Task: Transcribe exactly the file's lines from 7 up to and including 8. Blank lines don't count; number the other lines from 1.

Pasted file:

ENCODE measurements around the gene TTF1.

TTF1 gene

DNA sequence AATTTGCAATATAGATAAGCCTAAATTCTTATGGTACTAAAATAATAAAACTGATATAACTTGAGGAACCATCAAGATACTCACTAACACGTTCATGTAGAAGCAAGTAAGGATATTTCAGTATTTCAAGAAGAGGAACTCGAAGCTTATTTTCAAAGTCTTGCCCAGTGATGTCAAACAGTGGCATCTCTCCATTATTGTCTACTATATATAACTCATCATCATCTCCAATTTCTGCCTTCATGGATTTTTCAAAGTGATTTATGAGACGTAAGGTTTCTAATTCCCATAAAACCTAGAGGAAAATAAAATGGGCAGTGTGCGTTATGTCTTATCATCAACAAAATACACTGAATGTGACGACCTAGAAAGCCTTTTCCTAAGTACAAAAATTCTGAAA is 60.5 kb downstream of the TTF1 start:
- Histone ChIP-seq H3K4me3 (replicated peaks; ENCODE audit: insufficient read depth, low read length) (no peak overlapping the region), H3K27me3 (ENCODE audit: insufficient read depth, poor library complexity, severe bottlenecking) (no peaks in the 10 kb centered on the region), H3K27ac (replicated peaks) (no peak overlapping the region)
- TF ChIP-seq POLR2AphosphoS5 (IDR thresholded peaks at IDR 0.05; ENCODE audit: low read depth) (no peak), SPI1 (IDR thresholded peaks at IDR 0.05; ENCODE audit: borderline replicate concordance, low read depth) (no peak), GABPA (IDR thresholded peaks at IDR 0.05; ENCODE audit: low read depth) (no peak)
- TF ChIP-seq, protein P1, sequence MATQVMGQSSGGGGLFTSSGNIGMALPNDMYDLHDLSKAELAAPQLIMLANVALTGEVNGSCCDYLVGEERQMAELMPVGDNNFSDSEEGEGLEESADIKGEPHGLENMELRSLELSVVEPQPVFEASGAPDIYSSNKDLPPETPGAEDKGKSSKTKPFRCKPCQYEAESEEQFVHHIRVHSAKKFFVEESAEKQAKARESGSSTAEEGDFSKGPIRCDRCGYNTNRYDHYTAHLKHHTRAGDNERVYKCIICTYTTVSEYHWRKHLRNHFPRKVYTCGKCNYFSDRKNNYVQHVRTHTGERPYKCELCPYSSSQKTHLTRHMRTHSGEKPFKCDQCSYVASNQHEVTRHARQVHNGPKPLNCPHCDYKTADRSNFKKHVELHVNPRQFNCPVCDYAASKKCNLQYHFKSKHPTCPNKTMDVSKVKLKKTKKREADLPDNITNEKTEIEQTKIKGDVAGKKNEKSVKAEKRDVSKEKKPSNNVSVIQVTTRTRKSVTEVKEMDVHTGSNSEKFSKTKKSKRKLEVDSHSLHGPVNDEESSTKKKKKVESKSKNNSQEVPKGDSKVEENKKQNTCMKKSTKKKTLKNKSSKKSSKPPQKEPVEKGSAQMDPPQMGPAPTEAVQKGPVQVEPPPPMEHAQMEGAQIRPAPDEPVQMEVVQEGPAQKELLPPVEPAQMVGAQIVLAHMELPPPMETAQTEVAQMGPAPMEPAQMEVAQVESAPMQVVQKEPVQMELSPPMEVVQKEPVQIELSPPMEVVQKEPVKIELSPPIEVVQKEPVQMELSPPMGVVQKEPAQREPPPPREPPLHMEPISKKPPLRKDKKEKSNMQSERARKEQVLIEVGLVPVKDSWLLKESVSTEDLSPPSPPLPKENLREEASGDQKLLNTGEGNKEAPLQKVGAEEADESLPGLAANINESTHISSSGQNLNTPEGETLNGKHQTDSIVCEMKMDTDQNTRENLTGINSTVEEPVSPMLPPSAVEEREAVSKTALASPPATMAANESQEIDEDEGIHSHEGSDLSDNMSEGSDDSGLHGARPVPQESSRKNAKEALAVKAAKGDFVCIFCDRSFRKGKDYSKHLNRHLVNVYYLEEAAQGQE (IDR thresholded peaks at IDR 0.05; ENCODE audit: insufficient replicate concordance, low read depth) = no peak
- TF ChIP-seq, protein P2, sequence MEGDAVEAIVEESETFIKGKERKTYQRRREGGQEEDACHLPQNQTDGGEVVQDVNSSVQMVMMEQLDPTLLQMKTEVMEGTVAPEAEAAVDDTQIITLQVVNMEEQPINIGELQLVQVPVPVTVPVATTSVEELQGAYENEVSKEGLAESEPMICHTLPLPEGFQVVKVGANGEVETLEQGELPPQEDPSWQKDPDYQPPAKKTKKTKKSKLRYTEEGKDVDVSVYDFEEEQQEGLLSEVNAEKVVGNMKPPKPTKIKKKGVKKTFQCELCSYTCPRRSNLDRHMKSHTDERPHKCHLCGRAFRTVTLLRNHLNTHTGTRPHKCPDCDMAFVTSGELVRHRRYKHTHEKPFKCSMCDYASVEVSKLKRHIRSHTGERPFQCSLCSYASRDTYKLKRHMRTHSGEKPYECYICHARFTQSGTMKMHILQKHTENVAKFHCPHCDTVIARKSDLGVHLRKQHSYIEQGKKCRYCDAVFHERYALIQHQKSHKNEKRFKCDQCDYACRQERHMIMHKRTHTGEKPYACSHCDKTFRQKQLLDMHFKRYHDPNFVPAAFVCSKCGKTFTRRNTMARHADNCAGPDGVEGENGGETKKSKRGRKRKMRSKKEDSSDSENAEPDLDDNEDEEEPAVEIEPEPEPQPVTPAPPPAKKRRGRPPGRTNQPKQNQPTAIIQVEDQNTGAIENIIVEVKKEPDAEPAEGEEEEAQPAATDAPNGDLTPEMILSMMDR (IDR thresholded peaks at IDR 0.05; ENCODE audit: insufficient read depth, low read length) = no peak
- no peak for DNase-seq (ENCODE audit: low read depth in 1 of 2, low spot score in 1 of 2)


- TF ChIP-seq, protein P2, sequence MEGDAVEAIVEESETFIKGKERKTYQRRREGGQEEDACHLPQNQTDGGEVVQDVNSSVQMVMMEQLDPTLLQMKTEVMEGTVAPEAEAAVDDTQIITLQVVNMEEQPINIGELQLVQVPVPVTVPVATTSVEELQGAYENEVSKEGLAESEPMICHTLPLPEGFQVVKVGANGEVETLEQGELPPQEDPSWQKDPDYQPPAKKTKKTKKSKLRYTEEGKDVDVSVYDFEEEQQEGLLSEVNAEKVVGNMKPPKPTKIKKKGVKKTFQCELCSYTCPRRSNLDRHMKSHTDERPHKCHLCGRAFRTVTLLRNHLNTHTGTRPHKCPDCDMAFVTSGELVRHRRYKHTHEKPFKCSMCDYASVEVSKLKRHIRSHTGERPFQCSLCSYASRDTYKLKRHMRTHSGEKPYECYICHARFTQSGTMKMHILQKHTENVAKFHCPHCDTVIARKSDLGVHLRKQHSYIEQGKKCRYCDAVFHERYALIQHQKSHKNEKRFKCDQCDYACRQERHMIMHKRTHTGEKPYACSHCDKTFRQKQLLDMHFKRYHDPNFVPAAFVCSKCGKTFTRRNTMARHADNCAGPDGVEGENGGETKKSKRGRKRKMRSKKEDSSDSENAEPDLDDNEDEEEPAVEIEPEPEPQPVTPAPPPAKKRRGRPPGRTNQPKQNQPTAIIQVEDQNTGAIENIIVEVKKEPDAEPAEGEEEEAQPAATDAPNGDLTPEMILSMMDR (IDR thresholded peaks at IDR 0.05; ENCODE audit: insufficient read depth, low read length) = no peak
- no peak for DNase-seq (ENCODE audit: low read depth in 1 of 2, low spot score in 1 of 2)